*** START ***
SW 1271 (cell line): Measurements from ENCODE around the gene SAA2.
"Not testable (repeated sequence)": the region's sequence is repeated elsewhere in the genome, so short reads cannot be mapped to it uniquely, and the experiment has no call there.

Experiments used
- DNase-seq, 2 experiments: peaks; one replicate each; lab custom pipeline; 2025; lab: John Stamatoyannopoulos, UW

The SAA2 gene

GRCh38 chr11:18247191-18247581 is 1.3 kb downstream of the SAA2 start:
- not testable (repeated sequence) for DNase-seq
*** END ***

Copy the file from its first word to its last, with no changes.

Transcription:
SW 1271 (cell line): Measurements from ENCODE around the gene SAA2.
"Not testable (repeated sequence)": the region's sequence is repeated elsewhere in the genome, so short reads cannot be mapped to it uniquely, and the experiment has no call there.

Experiments used
- DNase-seq, 2 experiments: peaks; one replicate each; lab custom pipeline; 2025; lab: John Stamatoyannopoulos, UW

The SAA2 gene

GRCh38 chr11:18247191-18247581 is 1.3 kb downstream of the SAA2 start:
- not testable (repeated sequence) for DNase-seq